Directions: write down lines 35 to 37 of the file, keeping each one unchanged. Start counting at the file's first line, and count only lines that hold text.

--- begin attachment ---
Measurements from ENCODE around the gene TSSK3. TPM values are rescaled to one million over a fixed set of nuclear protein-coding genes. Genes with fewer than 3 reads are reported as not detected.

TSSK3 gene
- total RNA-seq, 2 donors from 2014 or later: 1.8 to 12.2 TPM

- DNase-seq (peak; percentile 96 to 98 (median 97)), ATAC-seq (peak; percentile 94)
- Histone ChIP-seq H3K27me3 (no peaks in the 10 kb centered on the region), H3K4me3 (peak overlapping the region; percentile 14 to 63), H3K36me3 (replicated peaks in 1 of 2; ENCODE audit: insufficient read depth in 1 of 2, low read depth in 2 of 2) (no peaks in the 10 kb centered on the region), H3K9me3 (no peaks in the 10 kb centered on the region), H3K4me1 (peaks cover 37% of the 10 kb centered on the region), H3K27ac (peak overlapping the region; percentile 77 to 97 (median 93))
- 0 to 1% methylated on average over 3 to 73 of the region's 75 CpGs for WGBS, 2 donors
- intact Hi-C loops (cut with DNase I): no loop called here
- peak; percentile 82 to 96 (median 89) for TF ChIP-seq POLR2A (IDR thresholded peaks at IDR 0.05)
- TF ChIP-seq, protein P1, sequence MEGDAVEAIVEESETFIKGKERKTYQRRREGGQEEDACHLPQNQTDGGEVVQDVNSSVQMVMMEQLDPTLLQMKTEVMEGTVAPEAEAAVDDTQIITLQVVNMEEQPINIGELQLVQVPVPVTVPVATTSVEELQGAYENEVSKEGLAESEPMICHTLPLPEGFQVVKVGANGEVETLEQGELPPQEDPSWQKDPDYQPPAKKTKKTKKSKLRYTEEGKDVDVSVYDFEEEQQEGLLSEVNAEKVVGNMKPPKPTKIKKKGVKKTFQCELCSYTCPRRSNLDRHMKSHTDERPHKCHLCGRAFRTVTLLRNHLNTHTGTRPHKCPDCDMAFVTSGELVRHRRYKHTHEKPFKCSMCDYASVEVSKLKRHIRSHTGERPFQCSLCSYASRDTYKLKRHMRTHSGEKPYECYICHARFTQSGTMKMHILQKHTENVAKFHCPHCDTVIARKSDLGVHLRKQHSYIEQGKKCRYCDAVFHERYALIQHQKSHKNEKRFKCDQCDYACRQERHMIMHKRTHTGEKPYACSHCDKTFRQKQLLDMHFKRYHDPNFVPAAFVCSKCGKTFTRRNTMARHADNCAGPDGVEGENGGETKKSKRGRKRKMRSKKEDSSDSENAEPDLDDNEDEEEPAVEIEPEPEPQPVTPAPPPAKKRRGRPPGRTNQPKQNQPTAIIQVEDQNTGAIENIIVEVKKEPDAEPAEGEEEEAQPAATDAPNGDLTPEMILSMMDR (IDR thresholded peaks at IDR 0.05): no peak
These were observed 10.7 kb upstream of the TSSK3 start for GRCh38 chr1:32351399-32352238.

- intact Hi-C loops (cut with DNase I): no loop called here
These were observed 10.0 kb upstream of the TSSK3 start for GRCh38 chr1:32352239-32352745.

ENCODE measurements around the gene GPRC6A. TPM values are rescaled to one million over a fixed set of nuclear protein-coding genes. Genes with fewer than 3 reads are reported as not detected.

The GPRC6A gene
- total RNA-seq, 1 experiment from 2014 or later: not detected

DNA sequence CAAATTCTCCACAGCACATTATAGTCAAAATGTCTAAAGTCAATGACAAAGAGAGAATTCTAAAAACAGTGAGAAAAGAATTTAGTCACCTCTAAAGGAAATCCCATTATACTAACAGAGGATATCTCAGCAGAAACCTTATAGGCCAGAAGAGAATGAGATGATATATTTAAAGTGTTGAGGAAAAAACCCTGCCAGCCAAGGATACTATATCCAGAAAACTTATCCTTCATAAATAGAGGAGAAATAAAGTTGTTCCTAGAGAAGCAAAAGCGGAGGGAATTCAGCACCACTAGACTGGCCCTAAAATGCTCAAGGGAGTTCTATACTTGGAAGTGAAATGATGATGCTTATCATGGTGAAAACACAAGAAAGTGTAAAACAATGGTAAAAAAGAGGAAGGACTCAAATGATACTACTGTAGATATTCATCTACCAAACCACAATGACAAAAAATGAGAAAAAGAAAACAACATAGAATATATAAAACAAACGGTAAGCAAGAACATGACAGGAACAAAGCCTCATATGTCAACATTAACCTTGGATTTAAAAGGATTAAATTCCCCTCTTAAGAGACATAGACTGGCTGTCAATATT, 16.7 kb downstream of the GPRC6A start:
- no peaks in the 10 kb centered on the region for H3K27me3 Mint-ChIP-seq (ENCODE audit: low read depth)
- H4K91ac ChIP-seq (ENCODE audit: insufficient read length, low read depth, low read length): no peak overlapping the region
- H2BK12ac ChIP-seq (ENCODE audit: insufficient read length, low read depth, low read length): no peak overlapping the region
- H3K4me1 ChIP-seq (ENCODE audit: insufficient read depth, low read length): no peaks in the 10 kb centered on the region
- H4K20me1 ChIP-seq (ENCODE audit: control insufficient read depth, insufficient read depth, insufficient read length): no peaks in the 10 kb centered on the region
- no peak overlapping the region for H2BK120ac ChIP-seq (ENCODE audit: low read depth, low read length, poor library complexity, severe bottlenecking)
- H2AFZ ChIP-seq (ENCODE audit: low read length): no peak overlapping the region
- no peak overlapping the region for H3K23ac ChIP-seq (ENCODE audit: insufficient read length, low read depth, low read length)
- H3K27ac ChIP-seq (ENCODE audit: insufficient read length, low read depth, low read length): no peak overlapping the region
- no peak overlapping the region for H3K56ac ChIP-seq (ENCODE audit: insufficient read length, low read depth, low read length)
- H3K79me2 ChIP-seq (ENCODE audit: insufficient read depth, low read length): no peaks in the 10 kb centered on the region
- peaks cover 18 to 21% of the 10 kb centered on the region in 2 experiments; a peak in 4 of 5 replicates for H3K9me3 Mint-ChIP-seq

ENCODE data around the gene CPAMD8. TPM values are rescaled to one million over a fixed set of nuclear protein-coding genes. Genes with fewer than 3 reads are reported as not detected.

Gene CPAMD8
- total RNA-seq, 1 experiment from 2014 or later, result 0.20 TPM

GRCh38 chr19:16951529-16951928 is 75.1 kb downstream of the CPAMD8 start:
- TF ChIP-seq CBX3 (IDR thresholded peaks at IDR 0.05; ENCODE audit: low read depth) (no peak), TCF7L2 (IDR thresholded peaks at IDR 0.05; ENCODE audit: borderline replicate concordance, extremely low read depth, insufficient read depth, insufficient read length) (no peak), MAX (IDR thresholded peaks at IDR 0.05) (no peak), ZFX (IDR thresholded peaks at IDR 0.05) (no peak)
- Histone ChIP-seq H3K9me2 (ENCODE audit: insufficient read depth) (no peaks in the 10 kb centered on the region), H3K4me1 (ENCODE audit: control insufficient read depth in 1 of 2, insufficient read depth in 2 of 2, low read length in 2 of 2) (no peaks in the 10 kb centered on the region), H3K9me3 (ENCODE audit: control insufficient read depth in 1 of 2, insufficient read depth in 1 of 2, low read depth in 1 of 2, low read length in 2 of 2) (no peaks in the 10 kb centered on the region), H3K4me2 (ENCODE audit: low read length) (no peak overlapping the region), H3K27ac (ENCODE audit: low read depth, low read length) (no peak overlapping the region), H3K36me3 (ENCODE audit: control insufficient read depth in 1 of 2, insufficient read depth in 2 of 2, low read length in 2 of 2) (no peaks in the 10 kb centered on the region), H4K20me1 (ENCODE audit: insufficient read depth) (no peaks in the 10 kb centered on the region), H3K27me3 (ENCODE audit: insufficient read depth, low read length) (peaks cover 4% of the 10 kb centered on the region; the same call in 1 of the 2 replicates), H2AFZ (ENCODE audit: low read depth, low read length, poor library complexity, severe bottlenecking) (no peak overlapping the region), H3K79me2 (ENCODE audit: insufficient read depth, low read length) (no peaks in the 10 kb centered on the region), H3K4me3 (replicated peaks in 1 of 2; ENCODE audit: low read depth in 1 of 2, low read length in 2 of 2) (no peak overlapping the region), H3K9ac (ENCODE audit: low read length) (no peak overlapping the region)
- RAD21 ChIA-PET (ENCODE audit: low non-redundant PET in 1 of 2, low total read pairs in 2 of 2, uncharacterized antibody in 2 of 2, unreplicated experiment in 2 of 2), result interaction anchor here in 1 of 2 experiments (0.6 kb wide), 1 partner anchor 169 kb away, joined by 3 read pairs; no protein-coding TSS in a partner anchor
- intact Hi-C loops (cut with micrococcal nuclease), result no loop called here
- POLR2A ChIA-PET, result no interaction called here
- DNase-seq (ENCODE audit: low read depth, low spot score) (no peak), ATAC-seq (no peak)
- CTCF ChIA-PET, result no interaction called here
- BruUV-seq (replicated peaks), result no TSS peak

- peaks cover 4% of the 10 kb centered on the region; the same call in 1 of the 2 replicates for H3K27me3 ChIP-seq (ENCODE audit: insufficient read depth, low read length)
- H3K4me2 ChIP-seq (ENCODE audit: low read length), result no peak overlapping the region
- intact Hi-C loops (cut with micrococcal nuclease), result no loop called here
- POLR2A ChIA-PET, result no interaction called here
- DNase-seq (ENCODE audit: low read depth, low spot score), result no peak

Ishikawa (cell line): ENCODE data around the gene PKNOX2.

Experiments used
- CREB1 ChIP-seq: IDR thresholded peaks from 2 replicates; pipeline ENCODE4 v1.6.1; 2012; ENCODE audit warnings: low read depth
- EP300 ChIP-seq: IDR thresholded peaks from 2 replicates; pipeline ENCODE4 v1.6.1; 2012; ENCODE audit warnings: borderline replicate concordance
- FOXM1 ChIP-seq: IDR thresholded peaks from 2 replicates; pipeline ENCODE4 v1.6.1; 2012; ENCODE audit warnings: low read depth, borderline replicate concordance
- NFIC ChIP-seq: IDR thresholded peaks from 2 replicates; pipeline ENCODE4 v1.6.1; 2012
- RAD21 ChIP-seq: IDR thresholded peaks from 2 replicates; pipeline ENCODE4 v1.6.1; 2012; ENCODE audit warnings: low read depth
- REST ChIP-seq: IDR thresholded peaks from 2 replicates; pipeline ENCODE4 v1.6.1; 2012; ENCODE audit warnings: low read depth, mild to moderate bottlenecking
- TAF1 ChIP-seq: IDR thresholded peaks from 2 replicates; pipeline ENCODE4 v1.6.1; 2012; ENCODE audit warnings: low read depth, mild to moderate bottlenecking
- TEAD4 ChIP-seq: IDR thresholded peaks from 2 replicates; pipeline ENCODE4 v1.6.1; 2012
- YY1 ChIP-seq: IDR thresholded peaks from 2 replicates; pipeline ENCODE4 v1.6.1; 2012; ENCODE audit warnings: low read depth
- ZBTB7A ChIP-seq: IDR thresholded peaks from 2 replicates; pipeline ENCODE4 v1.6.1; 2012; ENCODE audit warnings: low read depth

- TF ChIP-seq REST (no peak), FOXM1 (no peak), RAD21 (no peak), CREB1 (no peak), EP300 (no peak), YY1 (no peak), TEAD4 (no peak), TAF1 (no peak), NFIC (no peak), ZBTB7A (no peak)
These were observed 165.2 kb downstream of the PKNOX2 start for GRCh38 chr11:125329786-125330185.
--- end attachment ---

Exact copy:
- RAD21 ChIA-PET (ENCODE audit: low non-redundant PET in 1 of 2, low total read pairs in 2 of 2, uncharacterized antibody in 2 of 2, unreplicated experiment in 2 of 2), result interaction anchor here in 1 of 2 experiments (0.6 kb wide), 1 partner anchor 169 kb away, joined by 3 read pairs; no protein-coding TSS in a partner anchor
- intact Hi-C loops (cut with micrococcal nuclease), result no loop called here
- POLR2A ChIA-PET, result no interaction called here